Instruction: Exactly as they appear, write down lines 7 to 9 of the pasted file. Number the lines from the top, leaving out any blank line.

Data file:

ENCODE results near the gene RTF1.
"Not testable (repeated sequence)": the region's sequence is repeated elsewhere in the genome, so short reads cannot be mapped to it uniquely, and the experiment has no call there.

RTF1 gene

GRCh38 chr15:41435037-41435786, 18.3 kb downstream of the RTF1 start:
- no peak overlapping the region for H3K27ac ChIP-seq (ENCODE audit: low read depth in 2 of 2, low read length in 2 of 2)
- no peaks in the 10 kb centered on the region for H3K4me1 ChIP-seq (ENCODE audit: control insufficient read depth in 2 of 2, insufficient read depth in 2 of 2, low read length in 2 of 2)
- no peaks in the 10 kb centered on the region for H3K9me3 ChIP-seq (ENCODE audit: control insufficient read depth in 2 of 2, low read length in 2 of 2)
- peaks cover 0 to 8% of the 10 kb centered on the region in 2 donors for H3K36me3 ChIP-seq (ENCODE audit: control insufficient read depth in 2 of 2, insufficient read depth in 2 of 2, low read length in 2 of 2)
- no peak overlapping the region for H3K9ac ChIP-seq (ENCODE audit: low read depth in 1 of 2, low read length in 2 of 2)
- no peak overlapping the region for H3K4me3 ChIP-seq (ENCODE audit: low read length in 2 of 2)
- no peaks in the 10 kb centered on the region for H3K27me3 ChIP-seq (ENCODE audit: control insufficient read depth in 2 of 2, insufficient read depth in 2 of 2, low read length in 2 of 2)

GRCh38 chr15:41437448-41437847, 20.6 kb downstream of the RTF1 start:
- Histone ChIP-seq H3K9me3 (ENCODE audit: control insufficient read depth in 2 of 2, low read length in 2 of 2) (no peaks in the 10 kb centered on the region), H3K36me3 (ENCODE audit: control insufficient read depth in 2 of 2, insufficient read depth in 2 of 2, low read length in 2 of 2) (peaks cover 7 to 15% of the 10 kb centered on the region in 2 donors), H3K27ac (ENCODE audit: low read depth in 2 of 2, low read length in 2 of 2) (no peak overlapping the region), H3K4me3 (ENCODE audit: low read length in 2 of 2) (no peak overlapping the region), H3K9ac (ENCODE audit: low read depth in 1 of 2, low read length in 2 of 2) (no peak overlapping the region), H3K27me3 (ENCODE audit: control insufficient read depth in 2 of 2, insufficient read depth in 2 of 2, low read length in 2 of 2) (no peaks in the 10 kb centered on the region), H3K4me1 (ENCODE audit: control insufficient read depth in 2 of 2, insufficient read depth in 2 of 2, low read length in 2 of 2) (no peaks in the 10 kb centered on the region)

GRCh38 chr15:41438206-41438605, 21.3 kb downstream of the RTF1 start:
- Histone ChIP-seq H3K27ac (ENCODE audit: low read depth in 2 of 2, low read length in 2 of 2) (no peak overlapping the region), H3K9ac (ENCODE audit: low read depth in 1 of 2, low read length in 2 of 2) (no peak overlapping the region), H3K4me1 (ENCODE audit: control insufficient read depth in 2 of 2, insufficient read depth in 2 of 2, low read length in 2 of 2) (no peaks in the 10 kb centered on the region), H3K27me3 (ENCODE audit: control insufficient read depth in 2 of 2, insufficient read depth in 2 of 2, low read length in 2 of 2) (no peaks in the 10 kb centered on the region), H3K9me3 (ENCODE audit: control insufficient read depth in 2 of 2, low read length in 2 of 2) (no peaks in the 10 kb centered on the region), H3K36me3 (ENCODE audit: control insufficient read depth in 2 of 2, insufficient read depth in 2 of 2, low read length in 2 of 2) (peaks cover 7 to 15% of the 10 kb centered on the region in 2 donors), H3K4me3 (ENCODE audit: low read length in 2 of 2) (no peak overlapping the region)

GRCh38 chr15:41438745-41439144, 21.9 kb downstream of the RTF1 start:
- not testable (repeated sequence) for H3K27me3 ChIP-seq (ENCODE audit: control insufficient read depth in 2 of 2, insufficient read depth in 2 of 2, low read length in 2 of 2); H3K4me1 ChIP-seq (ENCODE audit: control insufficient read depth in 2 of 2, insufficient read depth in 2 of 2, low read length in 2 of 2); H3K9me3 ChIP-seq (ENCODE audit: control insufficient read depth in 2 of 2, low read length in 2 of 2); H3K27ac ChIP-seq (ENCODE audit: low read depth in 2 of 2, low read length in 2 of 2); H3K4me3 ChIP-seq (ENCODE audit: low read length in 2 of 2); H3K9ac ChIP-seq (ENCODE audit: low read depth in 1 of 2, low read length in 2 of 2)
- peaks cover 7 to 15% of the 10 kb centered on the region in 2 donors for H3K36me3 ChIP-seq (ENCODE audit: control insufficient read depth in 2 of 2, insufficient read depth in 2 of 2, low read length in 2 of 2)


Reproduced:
- no peaks in the 10 kb centered on the region for H3K9me3 ChIP-seq (ENCODE audit: control insufficient read depth in 2 of 2, low read length in 2 of 2)
- peaks cover 0 to 8% of the 10 kb centered on the region in 2 donors for H3K36me3 ChIP-seq (ENCODE audit: control insufficient read depth in 2 of 2, insufficient read depth in 2 of 2, low read length in 2 of 2)
- no peak overlapping the region for H3K9ac ChIP-seq (ENCODE audit: low read depth in 1 of 2, low read length in 2 of 2)